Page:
I think this very much relates to the use of overtime and wage politics, in Europe you generally have to pay for every hour and to be honest you're usually paying overpaying unskilled/untrained people and underpaying your best people. Which means that if good employees don't get their leave and instead quit thinking their CV is good enough to get re-employed a year later you as an employer lose. They have to deal with similar leaves quite often for the 50% that's female and we also have a shorter paternity leave, so really there's no reason to be a dick about it. I guess it depends on why though, if you're starting a competing business then no.... the one I know who got a 12 month leave sailed around the world. Pretty bold move, but it was also fairly certain he'd be coming back. I think it takes a large company though, the smaller the harder it'll be.

Comment Re:Yeah, but that just means... (Score 2) 202

Just basic literacy will help a lot. Most conflicts in the world involve illiterate soldiers on one or both sides. Modern war is very expensive, and very destructive. War almost never makes economic sense. Most countries have market economies, so if your neighbor has resources that you want, you don't need to take it by force, you can just buy it.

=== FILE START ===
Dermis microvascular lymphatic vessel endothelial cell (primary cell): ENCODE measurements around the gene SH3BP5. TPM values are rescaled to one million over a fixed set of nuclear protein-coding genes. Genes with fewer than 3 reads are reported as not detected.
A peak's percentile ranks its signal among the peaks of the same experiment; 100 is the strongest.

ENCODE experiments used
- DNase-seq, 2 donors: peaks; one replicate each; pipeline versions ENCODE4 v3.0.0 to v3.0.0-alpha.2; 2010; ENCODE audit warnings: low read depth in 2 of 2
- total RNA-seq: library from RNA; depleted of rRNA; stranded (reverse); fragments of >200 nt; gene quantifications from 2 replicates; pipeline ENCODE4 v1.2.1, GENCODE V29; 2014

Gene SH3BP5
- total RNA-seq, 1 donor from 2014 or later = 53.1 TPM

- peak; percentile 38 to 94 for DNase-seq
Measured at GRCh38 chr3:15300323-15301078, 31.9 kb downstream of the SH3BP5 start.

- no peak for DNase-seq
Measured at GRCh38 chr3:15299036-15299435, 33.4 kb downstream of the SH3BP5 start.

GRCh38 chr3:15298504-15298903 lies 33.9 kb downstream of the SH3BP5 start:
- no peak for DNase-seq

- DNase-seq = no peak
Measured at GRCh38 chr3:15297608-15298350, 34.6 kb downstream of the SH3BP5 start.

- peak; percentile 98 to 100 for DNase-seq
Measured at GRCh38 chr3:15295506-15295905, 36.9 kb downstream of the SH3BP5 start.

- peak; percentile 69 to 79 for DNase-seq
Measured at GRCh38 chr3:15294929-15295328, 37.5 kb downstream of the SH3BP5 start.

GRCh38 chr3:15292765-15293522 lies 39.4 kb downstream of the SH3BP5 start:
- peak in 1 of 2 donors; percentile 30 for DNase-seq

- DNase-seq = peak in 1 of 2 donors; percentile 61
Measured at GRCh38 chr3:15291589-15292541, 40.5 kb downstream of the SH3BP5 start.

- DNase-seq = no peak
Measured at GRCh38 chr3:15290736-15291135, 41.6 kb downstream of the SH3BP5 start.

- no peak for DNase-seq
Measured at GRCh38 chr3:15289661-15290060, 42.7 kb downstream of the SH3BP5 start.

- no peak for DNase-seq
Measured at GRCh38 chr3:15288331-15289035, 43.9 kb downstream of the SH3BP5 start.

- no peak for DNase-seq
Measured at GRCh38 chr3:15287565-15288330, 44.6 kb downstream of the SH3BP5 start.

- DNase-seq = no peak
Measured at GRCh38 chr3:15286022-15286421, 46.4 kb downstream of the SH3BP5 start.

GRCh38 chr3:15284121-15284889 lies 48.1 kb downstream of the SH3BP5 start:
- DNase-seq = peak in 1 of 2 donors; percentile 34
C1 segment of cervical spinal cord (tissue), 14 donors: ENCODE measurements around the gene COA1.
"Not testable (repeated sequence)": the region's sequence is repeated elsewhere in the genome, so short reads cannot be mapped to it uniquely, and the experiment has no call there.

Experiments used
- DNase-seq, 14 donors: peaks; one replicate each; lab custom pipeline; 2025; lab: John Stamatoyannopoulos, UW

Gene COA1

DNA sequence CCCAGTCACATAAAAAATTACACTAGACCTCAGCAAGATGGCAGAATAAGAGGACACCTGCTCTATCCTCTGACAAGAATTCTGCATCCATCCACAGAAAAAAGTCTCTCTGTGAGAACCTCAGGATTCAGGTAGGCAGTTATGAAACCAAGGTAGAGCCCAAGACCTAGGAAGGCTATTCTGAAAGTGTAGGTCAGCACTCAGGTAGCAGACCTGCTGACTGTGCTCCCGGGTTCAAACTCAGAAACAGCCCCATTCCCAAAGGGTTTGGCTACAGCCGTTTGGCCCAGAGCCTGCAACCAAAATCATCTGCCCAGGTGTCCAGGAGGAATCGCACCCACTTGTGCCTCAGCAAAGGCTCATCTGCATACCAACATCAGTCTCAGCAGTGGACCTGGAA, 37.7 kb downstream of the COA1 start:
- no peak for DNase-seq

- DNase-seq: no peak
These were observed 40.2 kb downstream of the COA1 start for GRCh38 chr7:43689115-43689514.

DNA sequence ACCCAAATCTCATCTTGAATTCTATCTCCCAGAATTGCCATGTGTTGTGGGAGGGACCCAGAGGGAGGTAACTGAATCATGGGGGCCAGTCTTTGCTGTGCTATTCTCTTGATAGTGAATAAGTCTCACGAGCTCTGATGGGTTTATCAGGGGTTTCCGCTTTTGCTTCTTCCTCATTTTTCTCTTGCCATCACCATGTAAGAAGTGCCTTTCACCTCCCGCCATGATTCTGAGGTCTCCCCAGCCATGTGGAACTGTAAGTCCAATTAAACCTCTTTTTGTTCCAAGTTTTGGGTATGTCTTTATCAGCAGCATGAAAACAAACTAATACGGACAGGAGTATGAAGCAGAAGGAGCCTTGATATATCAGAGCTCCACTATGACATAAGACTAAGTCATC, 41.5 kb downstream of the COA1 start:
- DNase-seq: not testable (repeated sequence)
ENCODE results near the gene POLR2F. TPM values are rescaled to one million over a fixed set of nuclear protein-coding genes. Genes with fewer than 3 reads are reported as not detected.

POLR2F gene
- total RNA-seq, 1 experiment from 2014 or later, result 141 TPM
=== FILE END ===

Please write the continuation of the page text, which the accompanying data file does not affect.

Bad for you, worse for the other guy. Don't underestimate how much the stronger player can abuse their position until they go one step too far.

Comment The middle ground (Score 1) 320

Some of the component shops around here have PC-builders, basically you pick (from their approved selection) case, psu, mobo, cpu, ram, graphics card(s), disks etc. and they'll assemble and test it for you. If you want to start fresh and not use any parts from your existing setup that's a quite practical way to getting the parts you want without fiddling with screws and cables and DOA components (well unless they fail during shipping). Personally I rarely start over from scratch though, it's rare that everything is so outdated it's best to start over.

Comment Re:Uber and pirate bay (Score 3, Interesting) 52

Fortunately for the rest of us, they can't legislate reality. They take down Napster, it goes fully distributed. They flood the networks with shit, torrent sites provide ratings. They go after TPBs trackers, we get magnet links. They start blocking at ISP level, torrents go encrypted. And sometimes they run into setbacks, they couldn't shut down the Bittorrent protocol. They haven't been able to shut down file lockers. Their mass lawsuits/shakedowns have largely been halted. VPNs and open Wifi is still legal. And when they do score a win like being able to shut down a site, a zillion mirrors and proxies pop up making it futile.